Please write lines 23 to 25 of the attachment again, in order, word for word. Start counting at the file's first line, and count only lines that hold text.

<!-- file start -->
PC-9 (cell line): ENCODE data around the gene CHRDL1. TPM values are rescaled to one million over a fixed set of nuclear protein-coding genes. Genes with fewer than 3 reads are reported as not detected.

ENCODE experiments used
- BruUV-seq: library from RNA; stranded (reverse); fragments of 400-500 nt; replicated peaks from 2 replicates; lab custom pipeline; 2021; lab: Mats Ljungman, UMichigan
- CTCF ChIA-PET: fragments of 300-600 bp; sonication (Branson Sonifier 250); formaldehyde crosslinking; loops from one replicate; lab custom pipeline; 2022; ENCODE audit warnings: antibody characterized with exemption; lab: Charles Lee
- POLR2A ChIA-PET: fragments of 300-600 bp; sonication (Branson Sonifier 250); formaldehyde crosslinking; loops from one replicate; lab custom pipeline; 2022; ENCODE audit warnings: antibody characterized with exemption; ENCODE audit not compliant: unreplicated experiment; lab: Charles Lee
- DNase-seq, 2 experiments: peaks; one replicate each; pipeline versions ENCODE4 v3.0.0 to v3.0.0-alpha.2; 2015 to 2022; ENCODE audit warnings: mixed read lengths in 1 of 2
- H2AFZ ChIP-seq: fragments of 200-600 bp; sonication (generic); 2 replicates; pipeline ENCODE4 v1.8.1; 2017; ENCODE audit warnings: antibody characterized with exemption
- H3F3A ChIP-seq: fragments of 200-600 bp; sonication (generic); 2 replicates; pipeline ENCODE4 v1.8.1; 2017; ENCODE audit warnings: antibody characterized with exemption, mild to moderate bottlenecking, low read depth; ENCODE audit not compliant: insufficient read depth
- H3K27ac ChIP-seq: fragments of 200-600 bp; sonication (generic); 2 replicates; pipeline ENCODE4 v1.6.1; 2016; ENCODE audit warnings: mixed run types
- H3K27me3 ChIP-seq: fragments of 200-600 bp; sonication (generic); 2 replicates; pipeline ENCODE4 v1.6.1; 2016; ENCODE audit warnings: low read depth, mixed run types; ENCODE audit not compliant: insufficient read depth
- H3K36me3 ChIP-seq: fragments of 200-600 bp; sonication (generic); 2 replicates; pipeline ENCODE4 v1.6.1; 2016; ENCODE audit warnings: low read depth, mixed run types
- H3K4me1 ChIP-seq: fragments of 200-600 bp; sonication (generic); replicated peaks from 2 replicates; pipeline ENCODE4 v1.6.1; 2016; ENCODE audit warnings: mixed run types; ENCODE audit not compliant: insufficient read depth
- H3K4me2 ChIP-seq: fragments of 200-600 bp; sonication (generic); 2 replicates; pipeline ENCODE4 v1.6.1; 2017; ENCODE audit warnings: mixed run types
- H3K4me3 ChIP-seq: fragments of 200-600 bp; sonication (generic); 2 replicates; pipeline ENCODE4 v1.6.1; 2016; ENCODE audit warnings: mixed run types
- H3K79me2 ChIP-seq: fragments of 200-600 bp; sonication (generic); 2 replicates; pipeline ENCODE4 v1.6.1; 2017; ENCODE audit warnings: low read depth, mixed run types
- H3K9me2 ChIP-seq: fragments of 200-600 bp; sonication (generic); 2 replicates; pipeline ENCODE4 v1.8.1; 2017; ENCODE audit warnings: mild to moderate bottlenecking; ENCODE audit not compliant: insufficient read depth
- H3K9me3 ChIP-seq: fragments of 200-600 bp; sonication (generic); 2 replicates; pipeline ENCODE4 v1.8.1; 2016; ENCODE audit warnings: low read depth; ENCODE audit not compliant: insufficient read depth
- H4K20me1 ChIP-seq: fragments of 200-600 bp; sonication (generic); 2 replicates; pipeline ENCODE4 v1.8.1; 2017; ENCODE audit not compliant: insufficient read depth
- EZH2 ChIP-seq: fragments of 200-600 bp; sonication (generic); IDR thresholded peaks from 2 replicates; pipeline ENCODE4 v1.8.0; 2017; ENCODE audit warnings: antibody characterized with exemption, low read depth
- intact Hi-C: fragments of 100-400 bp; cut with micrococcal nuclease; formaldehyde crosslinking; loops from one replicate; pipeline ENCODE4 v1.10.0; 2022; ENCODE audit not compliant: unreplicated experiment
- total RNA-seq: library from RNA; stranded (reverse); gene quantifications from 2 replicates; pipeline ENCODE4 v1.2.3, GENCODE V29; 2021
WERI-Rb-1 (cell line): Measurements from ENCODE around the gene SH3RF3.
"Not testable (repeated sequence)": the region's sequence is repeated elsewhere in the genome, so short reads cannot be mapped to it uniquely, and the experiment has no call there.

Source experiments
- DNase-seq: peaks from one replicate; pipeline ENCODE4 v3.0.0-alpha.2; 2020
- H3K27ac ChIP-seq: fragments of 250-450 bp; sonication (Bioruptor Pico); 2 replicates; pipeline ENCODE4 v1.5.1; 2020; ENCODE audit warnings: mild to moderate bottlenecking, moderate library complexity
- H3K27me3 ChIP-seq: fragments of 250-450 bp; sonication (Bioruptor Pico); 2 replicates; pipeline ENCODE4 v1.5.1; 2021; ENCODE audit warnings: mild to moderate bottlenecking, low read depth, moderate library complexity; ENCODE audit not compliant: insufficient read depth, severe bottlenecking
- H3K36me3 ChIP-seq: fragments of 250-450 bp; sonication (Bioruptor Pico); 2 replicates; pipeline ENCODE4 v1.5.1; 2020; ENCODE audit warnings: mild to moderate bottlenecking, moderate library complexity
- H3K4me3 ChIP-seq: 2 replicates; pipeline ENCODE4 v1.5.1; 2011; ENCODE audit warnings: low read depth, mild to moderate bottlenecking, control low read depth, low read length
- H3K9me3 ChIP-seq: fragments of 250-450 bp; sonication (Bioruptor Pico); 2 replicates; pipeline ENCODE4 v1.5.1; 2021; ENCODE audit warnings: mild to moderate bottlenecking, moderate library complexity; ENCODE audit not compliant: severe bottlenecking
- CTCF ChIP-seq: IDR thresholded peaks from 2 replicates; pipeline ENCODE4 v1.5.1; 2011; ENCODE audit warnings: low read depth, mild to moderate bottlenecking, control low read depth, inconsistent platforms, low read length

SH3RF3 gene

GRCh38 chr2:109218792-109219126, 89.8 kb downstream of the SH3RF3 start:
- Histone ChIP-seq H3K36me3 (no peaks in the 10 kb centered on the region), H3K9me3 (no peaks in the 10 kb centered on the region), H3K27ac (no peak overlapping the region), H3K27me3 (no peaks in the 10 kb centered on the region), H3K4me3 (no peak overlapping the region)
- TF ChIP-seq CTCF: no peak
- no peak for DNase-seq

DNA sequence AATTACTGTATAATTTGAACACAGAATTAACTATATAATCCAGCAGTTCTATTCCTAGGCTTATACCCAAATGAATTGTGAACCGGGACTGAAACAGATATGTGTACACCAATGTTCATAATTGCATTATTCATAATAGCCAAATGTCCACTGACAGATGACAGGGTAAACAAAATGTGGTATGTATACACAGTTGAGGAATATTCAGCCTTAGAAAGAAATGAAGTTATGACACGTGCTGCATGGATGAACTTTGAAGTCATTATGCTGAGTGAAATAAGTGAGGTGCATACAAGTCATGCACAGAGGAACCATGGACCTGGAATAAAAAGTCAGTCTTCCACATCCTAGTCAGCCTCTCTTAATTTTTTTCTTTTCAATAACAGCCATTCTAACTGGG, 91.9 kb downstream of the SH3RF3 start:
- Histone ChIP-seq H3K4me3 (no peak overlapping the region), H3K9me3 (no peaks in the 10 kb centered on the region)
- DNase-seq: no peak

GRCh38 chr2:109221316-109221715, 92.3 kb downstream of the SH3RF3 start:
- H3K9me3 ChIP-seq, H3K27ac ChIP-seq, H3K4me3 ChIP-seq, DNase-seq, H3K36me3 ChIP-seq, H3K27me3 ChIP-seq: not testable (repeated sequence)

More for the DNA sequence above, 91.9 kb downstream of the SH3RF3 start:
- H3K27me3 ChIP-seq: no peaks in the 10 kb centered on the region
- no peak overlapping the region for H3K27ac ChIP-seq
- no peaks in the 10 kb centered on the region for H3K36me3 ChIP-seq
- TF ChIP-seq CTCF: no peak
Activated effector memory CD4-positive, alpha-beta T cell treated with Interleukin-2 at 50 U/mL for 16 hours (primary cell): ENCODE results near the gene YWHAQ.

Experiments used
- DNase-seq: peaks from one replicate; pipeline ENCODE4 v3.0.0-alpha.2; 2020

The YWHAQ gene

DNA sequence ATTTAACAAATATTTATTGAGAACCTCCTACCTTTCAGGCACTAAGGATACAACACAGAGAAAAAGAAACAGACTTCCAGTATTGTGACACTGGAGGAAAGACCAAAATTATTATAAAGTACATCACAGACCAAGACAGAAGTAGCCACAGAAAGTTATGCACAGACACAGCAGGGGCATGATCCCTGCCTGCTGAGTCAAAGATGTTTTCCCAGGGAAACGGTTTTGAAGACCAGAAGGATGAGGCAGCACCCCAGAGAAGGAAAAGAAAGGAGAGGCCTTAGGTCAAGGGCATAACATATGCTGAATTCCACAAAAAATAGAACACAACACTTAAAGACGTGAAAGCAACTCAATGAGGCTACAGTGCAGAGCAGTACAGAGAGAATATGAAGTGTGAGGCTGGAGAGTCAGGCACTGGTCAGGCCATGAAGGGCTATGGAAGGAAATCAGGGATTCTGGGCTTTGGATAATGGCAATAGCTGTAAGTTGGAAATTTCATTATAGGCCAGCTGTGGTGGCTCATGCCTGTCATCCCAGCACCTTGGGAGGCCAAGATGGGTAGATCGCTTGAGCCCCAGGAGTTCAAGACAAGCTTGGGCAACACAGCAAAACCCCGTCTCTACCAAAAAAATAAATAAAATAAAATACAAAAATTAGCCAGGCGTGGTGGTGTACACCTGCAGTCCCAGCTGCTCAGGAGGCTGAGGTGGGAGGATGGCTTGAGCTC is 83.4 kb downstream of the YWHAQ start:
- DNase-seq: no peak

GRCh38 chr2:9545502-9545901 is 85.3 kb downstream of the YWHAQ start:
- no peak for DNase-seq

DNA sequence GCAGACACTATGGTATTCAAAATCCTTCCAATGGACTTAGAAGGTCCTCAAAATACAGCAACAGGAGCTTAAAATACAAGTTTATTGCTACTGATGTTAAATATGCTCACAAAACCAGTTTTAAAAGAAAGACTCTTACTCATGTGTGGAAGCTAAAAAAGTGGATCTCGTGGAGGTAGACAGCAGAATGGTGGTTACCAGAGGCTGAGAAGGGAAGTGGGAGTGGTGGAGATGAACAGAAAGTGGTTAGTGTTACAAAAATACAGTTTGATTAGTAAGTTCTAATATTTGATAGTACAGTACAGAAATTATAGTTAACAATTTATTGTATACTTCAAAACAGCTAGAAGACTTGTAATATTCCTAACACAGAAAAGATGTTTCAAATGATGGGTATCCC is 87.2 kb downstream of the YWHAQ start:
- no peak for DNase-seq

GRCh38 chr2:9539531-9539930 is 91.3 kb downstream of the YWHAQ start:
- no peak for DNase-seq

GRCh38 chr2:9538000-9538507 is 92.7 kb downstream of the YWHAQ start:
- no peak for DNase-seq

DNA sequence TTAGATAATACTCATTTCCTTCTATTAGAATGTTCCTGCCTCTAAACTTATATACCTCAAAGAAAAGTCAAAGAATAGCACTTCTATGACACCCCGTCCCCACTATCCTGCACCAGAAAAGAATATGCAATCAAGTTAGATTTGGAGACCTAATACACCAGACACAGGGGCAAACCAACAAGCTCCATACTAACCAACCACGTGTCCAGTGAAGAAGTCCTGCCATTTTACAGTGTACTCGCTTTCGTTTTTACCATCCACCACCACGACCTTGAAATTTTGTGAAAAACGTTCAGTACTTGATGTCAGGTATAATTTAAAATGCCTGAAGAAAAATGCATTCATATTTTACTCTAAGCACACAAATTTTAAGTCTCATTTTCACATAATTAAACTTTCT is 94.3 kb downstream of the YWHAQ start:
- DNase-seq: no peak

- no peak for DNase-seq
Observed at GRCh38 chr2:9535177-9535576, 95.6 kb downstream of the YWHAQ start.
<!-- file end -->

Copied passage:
"Not testable (repeated sequence)": the region's sequence is repeated elsewhere in the genome, so short reads cannot be mapped to it uniquely, and the experiment has no call there.

Source experiments
- DNase-seq: peaks from one replicate; pipeline ENCODE4 v3.0.0-alpha.2; 2020